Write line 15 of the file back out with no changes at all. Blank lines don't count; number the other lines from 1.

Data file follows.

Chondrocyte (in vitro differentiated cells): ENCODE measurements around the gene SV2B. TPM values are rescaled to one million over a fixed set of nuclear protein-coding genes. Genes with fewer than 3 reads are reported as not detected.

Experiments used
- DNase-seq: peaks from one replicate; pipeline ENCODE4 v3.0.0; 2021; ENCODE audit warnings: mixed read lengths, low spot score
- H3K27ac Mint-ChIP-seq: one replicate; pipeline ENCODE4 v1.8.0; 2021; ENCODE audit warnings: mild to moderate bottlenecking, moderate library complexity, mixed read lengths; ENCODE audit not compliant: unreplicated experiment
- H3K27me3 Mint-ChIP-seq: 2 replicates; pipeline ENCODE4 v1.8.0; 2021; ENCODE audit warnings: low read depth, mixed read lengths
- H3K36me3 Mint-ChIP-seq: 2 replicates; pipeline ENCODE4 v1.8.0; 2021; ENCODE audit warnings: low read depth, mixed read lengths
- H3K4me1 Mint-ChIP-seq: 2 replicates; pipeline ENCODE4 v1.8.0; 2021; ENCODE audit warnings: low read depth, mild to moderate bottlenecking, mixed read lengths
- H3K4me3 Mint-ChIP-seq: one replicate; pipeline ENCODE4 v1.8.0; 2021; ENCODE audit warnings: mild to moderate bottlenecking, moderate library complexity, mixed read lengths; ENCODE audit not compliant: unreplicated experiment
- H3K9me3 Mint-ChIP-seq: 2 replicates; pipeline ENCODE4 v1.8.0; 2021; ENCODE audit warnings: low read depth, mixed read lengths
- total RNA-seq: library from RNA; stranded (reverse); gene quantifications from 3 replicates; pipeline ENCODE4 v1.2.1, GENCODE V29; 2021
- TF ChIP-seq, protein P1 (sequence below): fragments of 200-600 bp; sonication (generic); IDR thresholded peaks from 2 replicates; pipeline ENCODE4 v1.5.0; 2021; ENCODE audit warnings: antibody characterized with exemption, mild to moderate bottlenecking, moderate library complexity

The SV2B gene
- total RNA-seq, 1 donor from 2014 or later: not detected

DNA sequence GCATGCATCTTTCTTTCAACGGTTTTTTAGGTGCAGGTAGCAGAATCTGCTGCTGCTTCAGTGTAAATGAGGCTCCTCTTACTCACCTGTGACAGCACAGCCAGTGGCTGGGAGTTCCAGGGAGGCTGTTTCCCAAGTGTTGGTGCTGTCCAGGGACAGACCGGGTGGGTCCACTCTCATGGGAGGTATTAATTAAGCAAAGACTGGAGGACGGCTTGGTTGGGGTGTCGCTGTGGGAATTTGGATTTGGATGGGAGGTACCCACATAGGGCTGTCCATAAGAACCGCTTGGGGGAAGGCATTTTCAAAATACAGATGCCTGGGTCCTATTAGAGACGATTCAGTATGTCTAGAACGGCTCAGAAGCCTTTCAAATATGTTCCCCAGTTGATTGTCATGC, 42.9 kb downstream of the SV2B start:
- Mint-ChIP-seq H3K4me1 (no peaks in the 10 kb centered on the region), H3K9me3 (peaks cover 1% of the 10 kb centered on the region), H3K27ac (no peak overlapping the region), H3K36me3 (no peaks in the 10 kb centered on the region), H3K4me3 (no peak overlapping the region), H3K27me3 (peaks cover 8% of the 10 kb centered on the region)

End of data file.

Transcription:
- Mint-ChIP-seq H3K4me1 (no peaks in the 10 kb centered on the region), H3K9me3 (peaks cover 1% of the 10 kb centered on the region), H3K27ac (no peak overlapping the region), H3K36me3 (no peaks in the 10 kb centered on the region), H3K4me3 (no peak overlapping the region), H3K27me3 (peaks cover 8% of the 10 kb centered on the region)